My Love Letter To Feminism

When I was in high school, I actually said the words, “I don’t think a woman can be president.” I had internalized so many stereotypes regarding women, and I truly believed that women were less competent than men, both in positions of power and in life. As I matured, I started to believe that women were equal, but there was nothing anyone could do to convince society of this. I thought that was just “the way it is.” And I CERTAINLY would never have called myself a feminist (those were the crazy bra-burners, right?). I never thought that in five years’ time, I would be blogging for JMU’s only feminist blog, or that feminism would become the lens through which I see the world.

IMG_4611My journey to feminism came about through self-education and some badass wo-mentors. As I began educating myself, I realized that the vague sense of inequality I felt in high school was not a product of my situation but society as whole. I realized that inequality is systematic, and society is specifically designed for certain groups of people and designed against others. A few very influential women in my life taught me a way to process the inequality and to do something about it—feminism. I began to embrace feminism as a way to engage in meaningful dialogue and to actively fight against these systems of inequality.

Looking at things at a macro-sociological level can be paralyzing. One of my favorite professors Matt Ezzell (see his interview for ShoutOut here) said that the first time he truly understood the extent of inequality in our society, he sat in his room and stared out the window thinking, “Everything is broken.” That sentiment rings truer and truer the more I educate myself; there is an insane amount of depressing shit in this world, and it can be very hard to handle. Feminism is the tool with which to solve those inequalities

Feminism has taught me countless things, but a few stand out above the rest. Feminism taught me to love unconditionally in the greatest sense of the term—that every human being regardless of gender, race, sexuality, or ability deserves to matter and be celebrated in this world. Feminism taught me to be intolerant of injustice. Above all, feminism taught me to hope hope. I hope for a brighter future for ALL humans, and I hope that we can raise the standards of our society to create a fairer lived experience.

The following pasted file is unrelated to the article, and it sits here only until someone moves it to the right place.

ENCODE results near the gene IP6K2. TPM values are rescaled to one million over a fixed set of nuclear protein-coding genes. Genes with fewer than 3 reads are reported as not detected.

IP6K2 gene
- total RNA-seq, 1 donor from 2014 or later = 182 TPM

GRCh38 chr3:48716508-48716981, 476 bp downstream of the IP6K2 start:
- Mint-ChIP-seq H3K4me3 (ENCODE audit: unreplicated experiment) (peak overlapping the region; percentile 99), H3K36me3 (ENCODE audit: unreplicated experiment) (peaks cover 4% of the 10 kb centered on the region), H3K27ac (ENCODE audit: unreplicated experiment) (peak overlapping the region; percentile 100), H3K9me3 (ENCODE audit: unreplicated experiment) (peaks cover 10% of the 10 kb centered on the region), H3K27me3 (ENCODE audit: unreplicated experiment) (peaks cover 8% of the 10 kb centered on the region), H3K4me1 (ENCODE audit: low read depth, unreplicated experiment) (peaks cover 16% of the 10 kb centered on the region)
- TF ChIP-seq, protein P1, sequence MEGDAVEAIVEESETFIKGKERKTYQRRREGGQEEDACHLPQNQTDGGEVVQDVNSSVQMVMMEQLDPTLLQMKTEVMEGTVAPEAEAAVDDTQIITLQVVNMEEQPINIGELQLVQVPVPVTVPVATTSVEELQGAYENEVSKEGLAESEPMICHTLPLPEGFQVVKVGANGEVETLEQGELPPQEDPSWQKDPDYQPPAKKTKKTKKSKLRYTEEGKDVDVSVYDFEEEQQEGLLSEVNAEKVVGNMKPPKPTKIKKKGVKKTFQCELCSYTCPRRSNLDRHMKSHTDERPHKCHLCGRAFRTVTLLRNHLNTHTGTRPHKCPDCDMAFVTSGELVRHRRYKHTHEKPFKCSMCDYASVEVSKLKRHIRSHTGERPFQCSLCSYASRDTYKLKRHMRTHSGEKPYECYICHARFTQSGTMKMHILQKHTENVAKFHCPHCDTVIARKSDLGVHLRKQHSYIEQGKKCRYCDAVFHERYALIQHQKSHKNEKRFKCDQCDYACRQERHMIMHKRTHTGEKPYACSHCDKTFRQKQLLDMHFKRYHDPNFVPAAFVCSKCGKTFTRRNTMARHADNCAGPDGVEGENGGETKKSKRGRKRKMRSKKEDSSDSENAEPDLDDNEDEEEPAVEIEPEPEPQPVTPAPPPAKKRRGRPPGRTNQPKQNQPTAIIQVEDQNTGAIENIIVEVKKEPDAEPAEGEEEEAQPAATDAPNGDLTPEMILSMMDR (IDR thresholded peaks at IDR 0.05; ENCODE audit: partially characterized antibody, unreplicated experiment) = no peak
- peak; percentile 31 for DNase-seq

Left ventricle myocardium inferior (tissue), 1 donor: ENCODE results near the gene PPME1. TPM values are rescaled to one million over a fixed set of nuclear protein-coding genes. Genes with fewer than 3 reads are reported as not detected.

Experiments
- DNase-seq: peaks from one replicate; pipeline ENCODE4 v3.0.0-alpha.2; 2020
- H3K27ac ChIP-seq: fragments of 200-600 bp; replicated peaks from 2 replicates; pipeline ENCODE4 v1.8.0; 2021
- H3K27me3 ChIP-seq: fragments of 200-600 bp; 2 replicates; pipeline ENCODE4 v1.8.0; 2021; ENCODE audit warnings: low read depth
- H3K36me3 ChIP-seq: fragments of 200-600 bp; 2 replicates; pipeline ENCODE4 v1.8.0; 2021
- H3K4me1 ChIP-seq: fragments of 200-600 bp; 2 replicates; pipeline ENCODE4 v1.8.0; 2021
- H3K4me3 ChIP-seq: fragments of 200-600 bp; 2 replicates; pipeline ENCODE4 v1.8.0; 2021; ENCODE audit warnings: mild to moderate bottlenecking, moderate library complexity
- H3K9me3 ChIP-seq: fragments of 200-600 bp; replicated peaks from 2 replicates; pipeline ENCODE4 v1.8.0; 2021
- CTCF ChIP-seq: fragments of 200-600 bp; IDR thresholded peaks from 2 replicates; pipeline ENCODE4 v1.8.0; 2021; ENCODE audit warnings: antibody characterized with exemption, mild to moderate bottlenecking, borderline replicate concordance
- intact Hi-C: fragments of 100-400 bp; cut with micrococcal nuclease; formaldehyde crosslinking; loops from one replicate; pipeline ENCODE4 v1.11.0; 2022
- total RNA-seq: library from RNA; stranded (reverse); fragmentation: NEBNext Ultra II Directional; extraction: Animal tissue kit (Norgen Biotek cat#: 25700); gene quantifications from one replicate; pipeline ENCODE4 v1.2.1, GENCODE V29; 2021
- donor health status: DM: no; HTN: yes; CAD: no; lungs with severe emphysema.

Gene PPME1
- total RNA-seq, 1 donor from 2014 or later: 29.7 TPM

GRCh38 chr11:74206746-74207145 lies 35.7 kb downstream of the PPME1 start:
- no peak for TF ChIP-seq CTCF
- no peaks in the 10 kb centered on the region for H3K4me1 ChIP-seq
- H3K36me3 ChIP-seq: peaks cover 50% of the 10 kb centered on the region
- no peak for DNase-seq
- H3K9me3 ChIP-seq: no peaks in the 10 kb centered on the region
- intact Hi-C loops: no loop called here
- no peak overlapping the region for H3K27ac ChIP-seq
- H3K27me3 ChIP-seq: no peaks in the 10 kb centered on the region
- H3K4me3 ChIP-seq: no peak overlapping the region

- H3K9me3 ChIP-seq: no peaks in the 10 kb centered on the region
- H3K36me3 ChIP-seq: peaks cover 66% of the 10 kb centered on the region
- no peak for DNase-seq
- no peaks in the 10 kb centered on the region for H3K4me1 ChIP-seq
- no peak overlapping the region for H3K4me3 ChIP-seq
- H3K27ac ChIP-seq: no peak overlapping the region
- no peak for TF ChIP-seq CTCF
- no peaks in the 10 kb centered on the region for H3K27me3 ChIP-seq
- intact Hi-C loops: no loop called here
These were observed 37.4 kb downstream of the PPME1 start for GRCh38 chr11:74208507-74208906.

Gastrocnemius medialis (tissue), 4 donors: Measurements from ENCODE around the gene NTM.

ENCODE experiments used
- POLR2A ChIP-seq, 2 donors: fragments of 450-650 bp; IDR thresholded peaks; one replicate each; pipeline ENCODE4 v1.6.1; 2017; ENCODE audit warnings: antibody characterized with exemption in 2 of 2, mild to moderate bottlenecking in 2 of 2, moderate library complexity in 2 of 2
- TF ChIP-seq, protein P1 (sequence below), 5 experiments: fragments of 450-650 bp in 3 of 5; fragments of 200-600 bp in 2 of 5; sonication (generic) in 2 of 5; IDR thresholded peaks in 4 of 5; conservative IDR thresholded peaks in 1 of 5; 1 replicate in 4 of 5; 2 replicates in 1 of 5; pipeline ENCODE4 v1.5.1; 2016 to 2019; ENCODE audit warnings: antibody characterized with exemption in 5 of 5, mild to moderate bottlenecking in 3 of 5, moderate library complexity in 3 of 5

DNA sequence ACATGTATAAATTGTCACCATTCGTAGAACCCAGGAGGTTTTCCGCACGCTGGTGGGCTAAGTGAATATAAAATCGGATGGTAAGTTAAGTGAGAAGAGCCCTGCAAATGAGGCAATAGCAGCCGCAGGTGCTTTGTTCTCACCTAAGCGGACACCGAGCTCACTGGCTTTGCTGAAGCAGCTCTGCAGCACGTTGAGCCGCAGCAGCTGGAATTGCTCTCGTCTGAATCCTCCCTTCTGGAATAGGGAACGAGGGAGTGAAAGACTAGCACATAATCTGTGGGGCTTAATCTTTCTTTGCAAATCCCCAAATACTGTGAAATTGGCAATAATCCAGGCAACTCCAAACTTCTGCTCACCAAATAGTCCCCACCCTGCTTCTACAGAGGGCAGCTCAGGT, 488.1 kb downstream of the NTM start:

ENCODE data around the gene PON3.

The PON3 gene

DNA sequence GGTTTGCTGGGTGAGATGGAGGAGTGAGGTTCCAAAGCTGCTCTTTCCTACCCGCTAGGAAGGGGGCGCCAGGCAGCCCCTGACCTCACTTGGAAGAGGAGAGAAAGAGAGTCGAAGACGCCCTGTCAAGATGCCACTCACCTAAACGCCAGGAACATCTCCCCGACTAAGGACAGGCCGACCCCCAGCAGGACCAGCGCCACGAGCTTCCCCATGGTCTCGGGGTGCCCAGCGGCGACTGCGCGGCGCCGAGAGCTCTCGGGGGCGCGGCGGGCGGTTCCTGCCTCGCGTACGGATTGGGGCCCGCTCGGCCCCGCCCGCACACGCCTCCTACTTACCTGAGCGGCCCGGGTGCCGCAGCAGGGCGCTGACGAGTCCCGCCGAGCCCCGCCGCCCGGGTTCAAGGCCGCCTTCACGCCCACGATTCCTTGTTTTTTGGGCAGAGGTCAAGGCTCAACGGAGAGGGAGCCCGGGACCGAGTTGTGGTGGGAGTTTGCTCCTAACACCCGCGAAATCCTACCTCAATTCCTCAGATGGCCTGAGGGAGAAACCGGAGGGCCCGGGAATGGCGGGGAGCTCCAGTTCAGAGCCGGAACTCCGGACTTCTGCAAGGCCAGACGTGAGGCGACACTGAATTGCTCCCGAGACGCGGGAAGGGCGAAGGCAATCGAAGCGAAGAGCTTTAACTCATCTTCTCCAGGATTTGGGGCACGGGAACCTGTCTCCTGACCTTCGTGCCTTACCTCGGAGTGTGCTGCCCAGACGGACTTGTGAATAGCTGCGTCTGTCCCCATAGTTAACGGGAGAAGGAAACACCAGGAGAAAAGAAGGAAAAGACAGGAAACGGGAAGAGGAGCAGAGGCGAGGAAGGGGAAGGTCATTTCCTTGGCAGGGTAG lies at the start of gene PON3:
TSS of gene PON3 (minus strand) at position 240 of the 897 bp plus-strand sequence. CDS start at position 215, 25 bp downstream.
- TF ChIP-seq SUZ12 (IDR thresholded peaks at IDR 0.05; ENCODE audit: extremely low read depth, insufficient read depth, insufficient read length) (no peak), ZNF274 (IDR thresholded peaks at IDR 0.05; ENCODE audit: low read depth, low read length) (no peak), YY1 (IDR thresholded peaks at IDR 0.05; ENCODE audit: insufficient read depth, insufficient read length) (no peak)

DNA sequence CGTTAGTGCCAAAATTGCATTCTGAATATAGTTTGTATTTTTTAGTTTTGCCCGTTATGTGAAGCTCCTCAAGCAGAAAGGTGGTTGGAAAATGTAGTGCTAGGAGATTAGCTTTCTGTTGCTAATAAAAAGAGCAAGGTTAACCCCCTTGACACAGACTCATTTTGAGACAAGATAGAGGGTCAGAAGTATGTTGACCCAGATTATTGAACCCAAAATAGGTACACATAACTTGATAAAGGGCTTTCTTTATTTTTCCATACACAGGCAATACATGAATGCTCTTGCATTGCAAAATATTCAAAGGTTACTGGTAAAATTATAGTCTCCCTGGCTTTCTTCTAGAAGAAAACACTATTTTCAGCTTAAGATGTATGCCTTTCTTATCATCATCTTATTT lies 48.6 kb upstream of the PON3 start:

When I think back to the person I was before feminism, I see a shadow of the person I am now. I am someone who is not afraid to question societal norms and call them out for being bullshit. I am someone who will fight, not just for myself but for all. And I am someone who embraces unconditional love and celebrates people for who they are. I am constantly revising my definition of feminism and what kind of feminist I am, but one thing remains consistent: feminism is a way of life I am glad to say I have lived. Thank you, ShoutOut community, for an incredible year of feminism. Post your own definition of feminism in the comments! And know that no matter what, you have a support system in me to question, fight, and love beside you.

Peace, Love & Feminism,


8 thoughts on “My Love Letter To Feminism

  1. This post brings all types of feelings. It has been a pleasure being in ShoutOut! with you! your journey in feminism reminds me of mine. Your growth as a feminist is inspiring and explains how socialized people can be. But you are so awake and keep passing on enlightenment and joy as always!


  2. I really love this post. It is so sweet, yet rings so true for how many women have grown in their relationship with feminism. I think it’s great to point out that it’s totally a way of life, and that although it deals with serious topics, it’s not about being depressing and always looking on the negative side – feminism finds solutions and is a positive force for social change. I’m so glad we got to experience your feminism this semester!


  3. I took a very similar road to feminism, and I totally agree that looking at all of the societal issues through a macro lens can be so overwhelming. I still get really sad/mad/upset/frustrated when I think about EVERYTHING, but I now realize that just one voice can make a difference and a whole lot of voices can change things.


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